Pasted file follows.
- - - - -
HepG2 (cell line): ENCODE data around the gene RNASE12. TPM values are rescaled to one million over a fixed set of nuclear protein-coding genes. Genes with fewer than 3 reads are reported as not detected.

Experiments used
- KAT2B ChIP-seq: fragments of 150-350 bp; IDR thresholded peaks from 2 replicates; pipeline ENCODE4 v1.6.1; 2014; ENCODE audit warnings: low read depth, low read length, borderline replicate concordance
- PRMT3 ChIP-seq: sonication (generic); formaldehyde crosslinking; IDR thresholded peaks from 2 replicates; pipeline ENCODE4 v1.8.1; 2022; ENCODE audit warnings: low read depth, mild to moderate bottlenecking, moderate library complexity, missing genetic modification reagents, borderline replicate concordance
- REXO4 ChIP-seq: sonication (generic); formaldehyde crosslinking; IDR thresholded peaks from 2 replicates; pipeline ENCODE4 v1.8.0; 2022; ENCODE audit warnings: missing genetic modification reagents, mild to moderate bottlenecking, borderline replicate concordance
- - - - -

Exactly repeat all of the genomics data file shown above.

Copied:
HepG2 (cell line): ENCODE data around the gene RNASE12. TPM values are rescaled to one million over a fixed set of nuclear protein-coding genes. Genes with fewer than 3 reads are reported as not detected.

Experiments used
- KAT2B ChIP-seq: fragments of 150-350 bp; IDR thresholded peaks from 2 replicates; pipeline ENCODE4 v1.6.1; 2014; ENCODE audit warnings: low read depth, low read length, borderline replicate concordance
- PRMT3 ChIP-seq: sonication (generic); formaldehyde crosslinking; IDR thresholded peaks from 2 replicates; pipeline ENCODE4 v1.8.1; 2022; ENCODE audit warnings: low read depth, mild to moderate bottlenecking, moderate library complexity, missing genetic modification reagents, borderline replicate concordance
- REXO4 ChIP-seq: sonication (generic); formaldehyde crosslinking; IDR thresholded peaks from 2 replicates; pipeline ENCODE4 v1.8.0; 2022; ENCODE audit warnings: missing genetic modification reagents, mild to moderate bottlenecking, borderline replicate concordance